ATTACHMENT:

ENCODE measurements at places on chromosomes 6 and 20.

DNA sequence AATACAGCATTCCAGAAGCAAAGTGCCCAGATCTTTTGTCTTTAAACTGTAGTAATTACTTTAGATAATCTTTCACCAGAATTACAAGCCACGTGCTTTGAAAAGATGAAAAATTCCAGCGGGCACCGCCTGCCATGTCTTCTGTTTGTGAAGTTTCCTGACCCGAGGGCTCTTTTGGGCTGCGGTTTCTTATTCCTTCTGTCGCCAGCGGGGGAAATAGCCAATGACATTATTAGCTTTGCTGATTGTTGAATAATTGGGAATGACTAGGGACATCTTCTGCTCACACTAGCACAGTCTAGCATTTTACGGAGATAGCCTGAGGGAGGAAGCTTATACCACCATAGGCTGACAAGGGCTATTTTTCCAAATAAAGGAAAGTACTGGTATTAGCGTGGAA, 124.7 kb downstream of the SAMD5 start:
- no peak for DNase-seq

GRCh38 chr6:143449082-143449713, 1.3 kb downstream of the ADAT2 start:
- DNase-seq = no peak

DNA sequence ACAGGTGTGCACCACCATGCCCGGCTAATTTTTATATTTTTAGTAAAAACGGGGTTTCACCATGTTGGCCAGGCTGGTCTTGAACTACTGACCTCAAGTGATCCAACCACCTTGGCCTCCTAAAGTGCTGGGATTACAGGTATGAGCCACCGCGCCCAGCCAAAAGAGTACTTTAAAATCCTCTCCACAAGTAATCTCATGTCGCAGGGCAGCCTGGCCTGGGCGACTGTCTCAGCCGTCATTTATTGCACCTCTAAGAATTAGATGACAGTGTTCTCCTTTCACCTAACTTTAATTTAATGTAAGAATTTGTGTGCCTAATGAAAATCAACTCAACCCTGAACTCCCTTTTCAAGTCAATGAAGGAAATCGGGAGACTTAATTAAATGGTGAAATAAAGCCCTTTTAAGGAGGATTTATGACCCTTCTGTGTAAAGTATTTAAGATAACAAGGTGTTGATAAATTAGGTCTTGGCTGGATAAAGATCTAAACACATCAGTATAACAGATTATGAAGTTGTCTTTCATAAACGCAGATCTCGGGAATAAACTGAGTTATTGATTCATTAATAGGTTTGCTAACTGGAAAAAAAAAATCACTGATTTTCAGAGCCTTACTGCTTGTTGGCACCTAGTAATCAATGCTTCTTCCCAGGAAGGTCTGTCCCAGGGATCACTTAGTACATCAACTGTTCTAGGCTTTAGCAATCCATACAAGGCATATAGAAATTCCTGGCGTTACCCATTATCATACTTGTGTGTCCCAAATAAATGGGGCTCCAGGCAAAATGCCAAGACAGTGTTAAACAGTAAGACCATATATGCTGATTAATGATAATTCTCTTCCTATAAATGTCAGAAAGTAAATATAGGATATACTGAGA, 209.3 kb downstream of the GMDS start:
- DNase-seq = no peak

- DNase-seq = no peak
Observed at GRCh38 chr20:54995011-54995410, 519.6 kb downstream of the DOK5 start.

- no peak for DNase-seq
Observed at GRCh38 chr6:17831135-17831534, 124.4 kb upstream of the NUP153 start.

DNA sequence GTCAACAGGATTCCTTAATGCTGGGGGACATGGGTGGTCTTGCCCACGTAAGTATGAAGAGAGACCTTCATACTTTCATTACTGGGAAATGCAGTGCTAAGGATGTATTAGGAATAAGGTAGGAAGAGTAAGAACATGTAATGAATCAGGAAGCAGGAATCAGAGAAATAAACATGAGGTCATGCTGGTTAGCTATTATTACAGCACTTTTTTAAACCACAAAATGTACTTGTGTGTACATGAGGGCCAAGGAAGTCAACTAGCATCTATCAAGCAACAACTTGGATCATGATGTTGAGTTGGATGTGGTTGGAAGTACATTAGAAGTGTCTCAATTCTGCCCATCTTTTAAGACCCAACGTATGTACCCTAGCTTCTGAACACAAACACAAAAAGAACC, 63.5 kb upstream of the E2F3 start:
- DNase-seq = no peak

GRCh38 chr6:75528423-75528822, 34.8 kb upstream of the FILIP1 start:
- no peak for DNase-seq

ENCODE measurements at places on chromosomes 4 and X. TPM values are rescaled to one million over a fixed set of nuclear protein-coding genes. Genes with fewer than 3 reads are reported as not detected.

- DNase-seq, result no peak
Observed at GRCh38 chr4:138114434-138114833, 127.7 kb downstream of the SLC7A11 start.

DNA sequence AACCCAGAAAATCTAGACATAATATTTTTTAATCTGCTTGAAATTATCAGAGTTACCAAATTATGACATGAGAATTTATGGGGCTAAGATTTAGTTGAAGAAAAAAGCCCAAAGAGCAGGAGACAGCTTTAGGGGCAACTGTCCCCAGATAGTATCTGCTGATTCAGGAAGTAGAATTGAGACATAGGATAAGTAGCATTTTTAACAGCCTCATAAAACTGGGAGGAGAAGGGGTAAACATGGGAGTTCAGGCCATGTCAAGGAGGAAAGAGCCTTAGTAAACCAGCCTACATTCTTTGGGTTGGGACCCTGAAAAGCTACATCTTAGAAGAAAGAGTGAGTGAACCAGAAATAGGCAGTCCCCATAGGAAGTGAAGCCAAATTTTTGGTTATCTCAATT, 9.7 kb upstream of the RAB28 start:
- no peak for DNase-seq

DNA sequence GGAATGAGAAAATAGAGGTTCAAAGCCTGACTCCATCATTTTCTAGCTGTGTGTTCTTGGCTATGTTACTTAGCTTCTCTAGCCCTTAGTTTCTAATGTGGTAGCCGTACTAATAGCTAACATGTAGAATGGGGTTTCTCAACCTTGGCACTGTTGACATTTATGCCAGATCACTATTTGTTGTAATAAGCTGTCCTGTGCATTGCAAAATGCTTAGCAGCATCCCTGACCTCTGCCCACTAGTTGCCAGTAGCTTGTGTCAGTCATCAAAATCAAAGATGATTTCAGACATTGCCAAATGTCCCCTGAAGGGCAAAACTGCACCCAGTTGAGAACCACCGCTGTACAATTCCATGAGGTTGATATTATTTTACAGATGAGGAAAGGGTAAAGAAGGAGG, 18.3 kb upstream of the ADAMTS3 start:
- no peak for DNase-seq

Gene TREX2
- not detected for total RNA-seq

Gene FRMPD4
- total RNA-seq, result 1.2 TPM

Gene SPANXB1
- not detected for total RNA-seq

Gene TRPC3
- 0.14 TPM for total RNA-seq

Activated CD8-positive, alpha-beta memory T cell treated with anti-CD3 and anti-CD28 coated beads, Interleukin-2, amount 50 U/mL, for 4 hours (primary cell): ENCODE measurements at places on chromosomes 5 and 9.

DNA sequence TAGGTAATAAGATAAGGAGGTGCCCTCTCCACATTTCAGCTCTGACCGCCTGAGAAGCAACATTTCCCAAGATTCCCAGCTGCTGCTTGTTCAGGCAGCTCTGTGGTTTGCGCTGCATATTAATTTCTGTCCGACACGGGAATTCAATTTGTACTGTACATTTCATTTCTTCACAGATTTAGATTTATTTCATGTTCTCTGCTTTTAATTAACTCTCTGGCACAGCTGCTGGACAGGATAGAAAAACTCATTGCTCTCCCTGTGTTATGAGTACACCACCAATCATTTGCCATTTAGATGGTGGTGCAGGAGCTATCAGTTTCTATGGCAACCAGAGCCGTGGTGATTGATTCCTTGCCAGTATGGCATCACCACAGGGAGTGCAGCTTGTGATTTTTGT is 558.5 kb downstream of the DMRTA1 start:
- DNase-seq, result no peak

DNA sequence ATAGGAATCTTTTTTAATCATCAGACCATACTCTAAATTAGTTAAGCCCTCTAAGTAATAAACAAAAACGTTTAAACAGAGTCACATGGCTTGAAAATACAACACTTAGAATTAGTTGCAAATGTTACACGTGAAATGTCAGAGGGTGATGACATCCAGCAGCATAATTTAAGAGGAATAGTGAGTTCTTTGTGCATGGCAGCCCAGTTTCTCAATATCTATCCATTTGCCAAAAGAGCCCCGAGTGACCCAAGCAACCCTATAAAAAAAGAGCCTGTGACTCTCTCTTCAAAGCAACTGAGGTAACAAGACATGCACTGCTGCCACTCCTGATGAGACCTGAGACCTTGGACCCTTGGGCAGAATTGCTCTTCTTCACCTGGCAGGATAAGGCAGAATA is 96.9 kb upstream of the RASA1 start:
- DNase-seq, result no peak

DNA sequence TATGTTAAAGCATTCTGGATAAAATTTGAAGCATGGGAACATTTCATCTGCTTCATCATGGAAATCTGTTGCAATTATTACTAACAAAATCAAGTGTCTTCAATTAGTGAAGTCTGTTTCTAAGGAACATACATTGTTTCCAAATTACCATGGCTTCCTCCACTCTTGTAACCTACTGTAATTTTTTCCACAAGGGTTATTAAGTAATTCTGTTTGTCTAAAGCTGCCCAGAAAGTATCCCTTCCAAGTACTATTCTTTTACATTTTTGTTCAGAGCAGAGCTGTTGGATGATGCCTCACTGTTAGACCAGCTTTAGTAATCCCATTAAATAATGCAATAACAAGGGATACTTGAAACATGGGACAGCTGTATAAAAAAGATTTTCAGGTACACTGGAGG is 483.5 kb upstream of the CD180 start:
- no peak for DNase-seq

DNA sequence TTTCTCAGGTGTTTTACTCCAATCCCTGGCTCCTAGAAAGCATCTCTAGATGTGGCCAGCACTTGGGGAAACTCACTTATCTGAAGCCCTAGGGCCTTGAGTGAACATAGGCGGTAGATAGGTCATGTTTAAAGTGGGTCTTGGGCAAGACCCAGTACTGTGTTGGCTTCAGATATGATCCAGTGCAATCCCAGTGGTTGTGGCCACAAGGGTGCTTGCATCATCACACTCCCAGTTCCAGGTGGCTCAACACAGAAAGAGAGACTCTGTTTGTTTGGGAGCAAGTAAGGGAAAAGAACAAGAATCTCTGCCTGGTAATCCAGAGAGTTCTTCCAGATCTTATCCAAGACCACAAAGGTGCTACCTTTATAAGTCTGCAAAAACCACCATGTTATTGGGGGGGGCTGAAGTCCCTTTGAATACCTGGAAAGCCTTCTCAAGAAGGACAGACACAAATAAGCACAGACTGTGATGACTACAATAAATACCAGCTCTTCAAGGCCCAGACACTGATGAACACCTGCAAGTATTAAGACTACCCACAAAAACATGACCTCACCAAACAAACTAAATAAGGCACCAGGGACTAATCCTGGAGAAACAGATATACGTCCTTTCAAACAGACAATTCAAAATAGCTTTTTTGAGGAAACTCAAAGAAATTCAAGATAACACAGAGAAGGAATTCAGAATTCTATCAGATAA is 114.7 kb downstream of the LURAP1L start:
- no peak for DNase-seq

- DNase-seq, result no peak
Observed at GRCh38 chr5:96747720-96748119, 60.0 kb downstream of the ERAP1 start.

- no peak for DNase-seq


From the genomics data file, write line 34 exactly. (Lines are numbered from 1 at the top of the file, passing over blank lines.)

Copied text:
DNA sequence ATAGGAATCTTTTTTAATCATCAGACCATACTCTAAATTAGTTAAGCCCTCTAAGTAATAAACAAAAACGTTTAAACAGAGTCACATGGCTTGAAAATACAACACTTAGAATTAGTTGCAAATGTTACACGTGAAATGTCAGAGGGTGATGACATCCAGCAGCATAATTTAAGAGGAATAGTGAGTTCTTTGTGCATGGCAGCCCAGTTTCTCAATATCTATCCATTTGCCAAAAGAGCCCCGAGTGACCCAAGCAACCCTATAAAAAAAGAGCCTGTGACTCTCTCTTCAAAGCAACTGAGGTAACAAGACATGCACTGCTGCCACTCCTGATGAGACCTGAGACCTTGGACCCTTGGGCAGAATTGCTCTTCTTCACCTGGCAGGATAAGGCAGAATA is 96.9 kb upstream of the RASA1 start: